According to the report’s nearly all physicians said the decision to assess patients for cognitive impairment is driven, in part, by reports of symptoms or requests from patients, family members and caregivers. Those who choose not to assess cognition cited a lack of symptoms or complaints from a patient (68 percent), lack of time during a patient visit (58 percent) and patient resistance (57 percent) as primary factors.

In addition, the Alzheimer’s report says most physicians welcome more information about assessments, including which tools to use (96 percent), guidance on next steps when cognitive problems are indicated (94 percent) and finally steps for implementing assessments efficiently into practice (91 percent).

The Alzheimer’s Association is working to help educate physicians on best practices for conducting brief cognitive assessments and to ensure that all seniors understand what to expect from an assessment, as well as how to navigate an Alzheimer’s diagnosis and care planning when needed,” said Pike. “As the number of individuals living with Alzheimer’s continues to increase, we need to detect the disease early and give individuals the best opportunity to plan for the future,” she says.

The survey found that while 51 percent of the older respondents are aware of changes in their cognitive abilities — including changes in their ability to think, understand or remember — only 40 percent have ever discussed these concerns with a health care provider, and fewer than 15 percent report ever having brought up cognitive concerns on their own.

Instead, 93 percent of the senior survey respondents say they trust their primary care physician to cognitive testing for thinking or memory problems if needed. Yet, 47 percent of these physicians say it is their standard protocol to assess all patients age 65 and older for cognitive impairment. But, only 26 percent of the senior’s report having a physician ever ask them if they have any concerns about their cognitive function without them bringing it up first.

“The findings indicate there are missed opportunities for seniors to discuss cognitive concerns and problems in the exam room,” said Pike. “We hope the report will encourage seniors and physicians both to be more proactive in discussing cognitive health during the Medicare Annual Wellness Visit and other routine exams,” she says.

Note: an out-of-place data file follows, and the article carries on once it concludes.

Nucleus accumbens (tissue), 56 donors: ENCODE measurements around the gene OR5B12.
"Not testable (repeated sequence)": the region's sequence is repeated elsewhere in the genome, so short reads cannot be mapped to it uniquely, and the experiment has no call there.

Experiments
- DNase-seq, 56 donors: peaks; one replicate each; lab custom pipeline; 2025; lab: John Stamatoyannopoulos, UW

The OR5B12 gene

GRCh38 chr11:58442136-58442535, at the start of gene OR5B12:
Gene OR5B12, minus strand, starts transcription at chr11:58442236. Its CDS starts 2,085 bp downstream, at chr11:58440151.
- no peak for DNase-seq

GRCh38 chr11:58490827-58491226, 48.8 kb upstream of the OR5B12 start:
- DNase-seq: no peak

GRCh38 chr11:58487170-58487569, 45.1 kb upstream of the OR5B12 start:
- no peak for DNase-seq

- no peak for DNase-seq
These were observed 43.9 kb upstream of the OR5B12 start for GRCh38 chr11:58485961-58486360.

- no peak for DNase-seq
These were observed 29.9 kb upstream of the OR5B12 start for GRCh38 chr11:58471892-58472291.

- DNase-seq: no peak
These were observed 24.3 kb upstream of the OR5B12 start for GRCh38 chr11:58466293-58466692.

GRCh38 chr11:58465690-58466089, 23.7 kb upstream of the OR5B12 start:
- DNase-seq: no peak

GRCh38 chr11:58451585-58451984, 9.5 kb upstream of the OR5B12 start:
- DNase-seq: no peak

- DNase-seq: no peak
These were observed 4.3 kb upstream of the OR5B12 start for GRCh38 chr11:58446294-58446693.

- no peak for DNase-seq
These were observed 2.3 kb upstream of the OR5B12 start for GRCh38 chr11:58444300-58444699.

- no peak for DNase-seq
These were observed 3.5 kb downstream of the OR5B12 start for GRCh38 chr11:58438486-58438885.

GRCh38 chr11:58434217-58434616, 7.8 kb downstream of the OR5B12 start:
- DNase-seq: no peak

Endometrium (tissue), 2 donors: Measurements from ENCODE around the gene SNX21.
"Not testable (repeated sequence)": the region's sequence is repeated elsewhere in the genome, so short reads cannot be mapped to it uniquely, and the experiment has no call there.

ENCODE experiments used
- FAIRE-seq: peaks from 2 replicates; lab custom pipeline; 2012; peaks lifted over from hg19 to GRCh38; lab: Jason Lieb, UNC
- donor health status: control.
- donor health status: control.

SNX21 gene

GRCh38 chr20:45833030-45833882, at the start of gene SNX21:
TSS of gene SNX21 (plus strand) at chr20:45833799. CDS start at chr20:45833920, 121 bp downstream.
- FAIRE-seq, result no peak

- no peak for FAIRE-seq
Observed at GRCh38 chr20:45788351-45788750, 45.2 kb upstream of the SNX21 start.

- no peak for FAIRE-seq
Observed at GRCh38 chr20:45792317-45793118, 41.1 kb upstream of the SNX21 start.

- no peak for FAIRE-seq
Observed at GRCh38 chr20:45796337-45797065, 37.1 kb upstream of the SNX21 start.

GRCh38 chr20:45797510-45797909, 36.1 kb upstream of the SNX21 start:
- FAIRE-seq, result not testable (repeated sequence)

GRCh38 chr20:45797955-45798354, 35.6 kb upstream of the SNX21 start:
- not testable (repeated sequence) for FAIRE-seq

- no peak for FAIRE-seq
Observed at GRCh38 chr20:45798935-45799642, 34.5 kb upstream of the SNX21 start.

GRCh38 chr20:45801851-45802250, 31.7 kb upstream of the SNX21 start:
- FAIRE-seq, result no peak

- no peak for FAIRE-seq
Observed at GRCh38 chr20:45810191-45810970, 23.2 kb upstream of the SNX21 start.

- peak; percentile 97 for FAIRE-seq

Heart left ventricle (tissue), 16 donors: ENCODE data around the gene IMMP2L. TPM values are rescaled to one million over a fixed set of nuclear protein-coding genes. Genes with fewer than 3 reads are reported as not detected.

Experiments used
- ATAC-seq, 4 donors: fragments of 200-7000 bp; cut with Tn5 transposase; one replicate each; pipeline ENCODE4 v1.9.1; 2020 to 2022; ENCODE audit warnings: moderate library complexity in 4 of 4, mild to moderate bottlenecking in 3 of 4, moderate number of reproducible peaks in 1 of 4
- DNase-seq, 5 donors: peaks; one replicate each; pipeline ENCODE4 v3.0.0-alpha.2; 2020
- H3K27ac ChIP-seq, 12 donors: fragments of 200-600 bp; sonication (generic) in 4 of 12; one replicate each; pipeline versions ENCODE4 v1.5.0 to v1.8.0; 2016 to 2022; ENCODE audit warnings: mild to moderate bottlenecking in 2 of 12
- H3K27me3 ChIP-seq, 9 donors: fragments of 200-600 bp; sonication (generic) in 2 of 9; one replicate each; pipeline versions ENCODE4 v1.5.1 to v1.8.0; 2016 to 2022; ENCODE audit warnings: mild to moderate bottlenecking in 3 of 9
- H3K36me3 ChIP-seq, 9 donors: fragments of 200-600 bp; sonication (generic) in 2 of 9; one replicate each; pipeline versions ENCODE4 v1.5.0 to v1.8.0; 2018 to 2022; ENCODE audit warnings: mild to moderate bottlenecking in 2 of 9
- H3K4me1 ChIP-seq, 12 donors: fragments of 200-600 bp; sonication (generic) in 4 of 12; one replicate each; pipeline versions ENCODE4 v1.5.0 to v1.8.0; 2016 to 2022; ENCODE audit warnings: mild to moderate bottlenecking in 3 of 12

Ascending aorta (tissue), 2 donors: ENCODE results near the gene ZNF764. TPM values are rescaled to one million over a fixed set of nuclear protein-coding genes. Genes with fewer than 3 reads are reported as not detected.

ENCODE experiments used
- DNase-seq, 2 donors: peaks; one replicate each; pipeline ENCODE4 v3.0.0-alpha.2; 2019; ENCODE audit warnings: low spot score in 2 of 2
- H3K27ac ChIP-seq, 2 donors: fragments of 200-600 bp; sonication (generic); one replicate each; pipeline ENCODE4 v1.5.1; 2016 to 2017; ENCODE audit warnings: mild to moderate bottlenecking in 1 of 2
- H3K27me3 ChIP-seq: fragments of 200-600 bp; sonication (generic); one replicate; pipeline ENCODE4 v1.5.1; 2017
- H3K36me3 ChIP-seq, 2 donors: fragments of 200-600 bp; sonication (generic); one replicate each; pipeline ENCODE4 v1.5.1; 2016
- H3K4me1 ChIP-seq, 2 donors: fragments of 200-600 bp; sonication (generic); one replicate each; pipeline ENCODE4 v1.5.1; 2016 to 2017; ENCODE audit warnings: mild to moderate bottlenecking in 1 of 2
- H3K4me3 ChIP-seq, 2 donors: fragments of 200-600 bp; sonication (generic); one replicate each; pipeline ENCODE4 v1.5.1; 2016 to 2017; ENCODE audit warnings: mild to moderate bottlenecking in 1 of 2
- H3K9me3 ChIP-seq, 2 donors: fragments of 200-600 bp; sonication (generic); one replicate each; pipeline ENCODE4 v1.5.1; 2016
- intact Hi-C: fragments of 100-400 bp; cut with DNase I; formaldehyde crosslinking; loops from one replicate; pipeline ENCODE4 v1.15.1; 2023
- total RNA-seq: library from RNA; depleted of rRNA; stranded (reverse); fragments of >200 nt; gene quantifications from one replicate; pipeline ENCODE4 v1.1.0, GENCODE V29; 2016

Combating Alzheimer’s in the Ocean State

On the heels of the release of Rhode Island’s updated State Plan on Alzheimer’s Disease and Related Disorders by Lt. Governor Dan McKee on February 26th, the released 2019 Facts and Figures reinforces the need to implement the recommendations of the State Plan.

“These facts and figures truly demonstrate the public health crisis we are in both nationally and here in Rhode Island with Alzheimer’s disease,” said Donna M. McGowan, Executive Director with the Alzheimer’s Association Rhode Island Chapter. “We are projecting cases of the disease to increase by 17% in this state by 2025. Having this data helps us to understand the scope of the issue and what we need to do to address peoples’ needs long term.”

“With Medicaid costs rising almost 23% to care for someone with Alzheimer’s, caregivers and families need to be provided resources that they need. Our updated State Plan helps to provide the framework to address some of those concerns,” said McGowan. “I commend our state lawmakers for recognizing how deeply Alzheimer’s disease and related disorders affects our citizens here and for their support in trying to address it with legislation.”

Andrea Palagi, Director of Communications for Lt. Governor Dan McKee, says that there are several Alzheimer’s-related bills being consider by state law makers this year. “It’s the year for Alzheimer’s” she says.

With the newly released 2019 Alzheimer’s Disease Facts and Figures report we hopefully won’t see the state’s updated Alzheimer’s Plan sitting on a bureaucrat’s dusty book shelf.

 For a copy, go to www.alz.org/media/Documents/alzheimers-facts-and-figures-2019-r.pdf.